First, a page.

Summer is drawing to a close, but our risk of heat-related illnesses is still very real. I found out about that firsthand a few weeks ago.

The weather had been hot, but it wasn’t a particularly busy day for me. I remember drinking fluids that day, but apparently not enough. That evening, while I was sitting on the porch, I suddenly felt tired, dizzy, and confused.

“I’m not fine” was the last thing I remember before I passed out for a few seconds. When I came to and against my urging, I was “okay” and was immediately transported to our local emergency room.

Diagnosis: dehydration. After feeding myself an hour on IV fluids and electrolytes, I felt much, much better.

According to the Mayo Clinic, dehydration is simply the condition that occurs when we use or lose more fluids than we absorb. Without adequate hydration, the body cannot perform its normal functions such as temperature regulation and blood pressure control. Dehydration is especially dangerous for young children and older adults. (We older people naturally have a lower volume of fluid in our bodies.)

Heat stroke is considered the most serious heat-related illness, say Mayo’s experts. As with an overheated engine, it occurs when the body temperature rises to 104 degrees Fahrenheit or higher, usually due to prolonged physical exertion in a hot environment. Other symptoms include nausea and vomiting, rapid breathing, racing heart, and headache. Heat stroke requires immediate medical attention to avoid damage to the brain, heart, kidneys, and muscles.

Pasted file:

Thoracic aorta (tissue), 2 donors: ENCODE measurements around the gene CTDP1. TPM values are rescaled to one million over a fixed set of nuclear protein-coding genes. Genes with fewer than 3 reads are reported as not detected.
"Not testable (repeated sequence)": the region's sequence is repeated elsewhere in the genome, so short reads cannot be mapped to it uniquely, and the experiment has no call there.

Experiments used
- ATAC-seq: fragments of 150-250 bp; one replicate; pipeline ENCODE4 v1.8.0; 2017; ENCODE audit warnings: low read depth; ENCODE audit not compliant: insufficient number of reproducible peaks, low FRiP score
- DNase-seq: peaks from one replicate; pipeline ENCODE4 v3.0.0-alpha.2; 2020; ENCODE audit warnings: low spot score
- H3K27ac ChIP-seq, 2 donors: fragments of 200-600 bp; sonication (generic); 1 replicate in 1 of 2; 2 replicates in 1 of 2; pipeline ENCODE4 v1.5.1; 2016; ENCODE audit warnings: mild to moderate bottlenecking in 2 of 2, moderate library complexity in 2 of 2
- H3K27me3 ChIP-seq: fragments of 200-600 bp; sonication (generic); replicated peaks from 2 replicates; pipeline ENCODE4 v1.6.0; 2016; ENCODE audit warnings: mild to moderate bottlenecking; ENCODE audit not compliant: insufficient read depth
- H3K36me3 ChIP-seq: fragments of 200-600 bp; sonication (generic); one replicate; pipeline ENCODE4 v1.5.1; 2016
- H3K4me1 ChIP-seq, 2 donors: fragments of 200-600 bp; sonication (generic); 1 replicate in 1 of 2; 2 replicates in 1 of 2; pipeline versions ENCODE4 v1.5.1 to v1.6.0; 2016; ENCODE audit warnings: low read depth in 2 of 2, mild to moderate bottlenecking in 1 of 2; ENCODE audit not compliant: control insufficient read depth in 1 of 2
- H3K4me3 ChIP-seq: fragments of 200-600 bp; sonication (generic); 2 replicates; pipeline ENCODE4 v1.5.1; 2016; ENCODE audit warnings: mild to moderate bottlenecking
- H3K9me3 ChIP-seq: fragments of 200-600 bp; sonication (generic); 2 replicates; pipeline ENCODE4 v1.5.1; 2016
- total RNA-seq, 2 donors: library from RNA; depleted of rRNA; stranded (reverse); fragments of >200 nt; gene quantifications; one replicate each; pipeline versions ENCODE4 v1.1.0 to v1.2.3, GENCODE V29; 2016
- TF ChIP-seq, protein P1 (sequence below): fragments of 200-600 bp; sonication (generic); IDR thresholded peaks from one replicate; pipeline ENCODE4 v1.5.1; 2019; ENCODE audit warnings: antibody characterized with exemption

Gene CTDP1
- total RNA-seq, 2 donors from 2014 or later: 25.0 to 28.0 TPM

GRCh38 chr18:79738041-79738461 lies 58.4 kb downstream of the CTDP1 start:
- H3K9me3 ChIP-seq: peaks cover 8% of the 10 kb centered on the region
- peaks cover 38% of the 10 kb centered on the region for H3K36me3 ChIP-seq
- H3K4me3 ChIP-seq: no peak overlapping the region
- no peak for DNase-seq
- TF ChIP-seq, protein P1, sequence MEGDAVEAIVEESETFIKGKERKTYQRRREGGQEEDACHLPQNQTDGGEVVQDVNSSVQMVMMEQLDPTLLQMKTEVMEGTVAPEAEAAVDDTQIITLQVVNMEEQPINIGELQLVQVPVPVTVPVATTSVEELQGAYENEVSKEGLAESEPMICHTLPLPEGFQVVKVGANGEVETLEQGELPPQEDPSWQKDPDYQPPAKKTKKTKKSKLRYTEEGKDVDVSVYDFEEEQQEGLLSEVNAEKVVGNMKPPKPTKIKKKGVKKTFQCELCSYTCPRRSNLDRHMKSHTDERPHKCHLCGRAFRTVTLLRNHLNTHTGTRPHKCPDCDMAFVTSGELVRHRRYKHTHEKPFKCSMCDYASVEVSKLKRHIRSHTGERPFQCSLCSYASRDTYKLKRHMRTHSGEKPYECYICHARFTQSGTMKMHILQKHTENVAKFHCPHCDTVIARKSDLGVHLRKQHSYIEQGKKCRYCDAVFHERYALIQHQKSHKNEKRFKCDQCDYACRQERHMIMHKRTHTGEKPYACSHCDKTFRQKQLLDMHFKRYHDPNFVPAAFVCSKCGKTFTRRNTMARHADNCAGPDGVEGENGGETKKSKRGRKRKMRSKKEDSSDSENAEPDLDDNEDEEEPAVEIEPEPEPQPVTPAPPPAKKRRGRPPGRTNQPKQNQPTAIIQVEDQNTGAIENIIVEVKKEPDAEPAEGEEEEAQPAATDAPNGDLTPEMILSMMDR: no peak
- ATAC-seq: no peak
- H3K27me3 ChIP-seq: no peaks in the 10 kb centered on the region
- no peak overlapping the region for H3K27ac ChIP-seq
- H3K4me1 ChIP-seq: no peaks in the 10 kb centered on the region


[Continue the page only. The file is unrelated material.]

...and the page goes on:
Dehydration can contribute to heat stroke, and the people most at risk are those very young and over 65 years of age.

What can we do to avoid these conditions? I am for someone who takes this advice to heart:

Don’t be so busy that you forget about hydration all day. Keep water bottles in and around your vehicle no matter what you’re doing, indoors or outdoors. According to the National Academy of Medicine, women generally need nine servings, or 2.2 liters of fluid per day. Men need 13 servings or three liters.

Plain water and other beverages are among your fluid needs, including coffee, tea, fruit juice, milk, and other beverages. The diuretic effects of caffeine don’t make up for the fluid we get from these drinks, experts say.

Be very careful with excess alcohol, especially when it’s hot or humid outside. Alcohol can affect the body’s ability to regulate temperature. When you have that cold beer, make up for it one on one with the same amount of water.

If you’re exercising vigorously for more than an hour, consider drinks that contain electrolytes like potassium and sodium to replenish the loss. Orange juice is a great source of potassium, by the way.

(Barbara Quinn-Intermill is a registered nutritionist and certified diabetes educator affiliated with the Monterey Peninsula Community Hospital. She is the author of Quinn-Essential Nutrition (Westbow Press, 2015). Send her an e- Mail to to [email protected].)

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